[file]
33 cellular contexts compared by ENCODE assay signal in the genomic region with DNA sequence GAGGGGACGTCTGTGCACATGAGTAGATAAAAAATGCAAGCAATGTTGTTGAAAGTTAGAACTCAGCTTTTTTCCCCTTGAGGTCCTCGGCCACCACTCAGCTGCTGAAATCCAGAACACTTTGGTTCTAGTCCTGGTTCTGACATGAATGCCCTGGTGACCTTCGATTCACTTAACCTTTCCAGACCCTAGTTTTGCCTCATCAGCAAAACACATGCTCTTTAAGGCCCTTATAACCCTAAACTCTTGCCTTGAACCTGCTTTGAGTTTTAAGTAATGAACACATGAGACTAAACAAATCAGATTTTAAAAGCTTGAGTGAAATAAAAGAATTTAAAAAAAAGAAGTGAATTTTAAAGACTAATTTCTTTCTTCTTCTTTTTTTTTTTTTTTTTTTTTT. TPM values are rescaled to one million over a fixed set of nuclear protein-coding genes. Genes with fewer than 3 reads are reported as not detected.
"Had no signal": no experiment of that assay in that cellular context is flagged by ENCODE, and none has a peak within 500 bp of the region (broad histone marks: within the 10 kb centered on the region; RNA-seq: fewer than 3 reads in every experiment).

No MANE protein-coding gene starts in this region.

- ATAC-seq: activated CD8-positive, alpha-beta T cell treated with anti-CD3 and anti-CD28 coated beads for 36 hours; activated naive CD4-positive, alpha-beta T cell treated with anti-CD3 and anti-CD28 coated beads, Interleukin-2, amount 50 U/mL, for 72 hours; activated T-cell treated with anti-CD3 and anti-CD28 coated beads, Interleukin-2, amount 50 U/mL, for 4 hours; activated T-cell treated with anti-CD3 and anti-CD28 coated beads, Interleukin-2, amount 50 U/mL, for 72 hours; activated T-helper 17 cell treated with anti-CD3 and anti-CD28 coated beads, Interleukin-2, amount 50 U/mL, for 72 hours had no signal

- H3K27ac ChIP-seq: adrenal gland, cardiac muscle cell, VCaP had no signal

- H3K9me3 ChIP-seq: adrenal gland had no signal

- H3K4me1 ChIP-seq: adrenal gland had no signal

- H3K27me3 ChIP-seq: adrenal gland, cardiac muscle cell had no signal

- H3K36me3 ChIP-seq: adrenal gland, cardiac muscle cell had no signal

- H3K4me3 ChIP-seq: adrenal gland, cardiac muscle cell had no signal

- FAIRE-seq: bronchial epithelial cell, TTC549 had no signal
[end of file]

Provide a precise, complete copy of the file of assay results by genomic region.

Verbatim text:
33 cellular contexts compared by ENCODE assay signal in the genomic region with DNA sequence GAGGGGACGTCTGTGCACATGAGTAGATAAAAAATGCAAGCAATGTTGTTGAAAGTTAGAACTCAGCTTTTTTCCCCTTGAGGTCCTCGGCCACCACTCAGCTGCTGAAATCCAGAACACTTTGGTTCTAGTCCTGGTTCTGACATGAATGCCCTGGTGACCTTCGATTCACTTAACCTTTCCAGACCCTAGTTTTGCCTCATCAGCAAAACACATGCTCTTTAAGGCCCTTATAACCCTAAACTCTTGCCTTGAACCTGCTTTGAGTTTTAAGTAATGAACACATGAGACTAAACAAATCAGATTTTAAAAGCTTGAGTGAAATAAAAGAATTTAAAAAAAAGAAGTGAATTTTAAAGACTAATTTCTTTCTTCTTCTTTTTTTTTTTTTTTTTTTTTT. TPM values are rescaled to one million over a fixed set of nuclear protein-coding genes. Genes with fewer than 3 reads are reported as not detected.
"Had no signal": no experiment of that assay in that cellular context is flagged by ENCODE, and none has a peak within 500 bp of the region (broad histone marks: within the 10 kb centered on the region; RNA-seq: fewer than 3 reads in every experiment).

No MANE protein-coding gene starts in this region.

- ATAC-seq: activated CD8-positive, alpha-beta T cell treated with anti-CD3 and anti-CD28 coated beads for 36 hours; activated naive CD4-positive, alpha-beta T cell treated with anti-CD3 and anti-CD28 coated beads, Interleukin-2, amount 50 U/mL, for 72 hours; activated T-cell treated with anti-CD3 and anti-CD28 coated beads, Interleukin-2, amount 50 U/mL, for 4 hours; activated T-cell treated with anti-CD3 and anti-CD28 coated beads, Interleukin-2, amount 50 U/mL, for 72 hours; activated T-helper 17 cell treated with anti-CD3 and anti-CD28 coated beads, Interleukin-2, amount 50 U/mL, for 72 hours had no signal

- H3K27ac ChIP-seq: adrenal gland, cardiac muscle cell, VCaP had no signal

- H3K9me3 ChIP-seq: adrenal gland had no signal

- H3K4me1 ChIP-seq: adrenal gland had no signal

- H3K27me3 ChIP-seq: adrenal gland, cardiac muscle cell had no signal

- H3K36me3 ChIP-seq: adrenal gland, cardiac muscle cell had no signal

- H3K4me3 ChIP-seq: adrenal gland, cardiac muscle cell had no signal

- FAIRE-seq: bronchial epithelial cell, TTC549 had no signal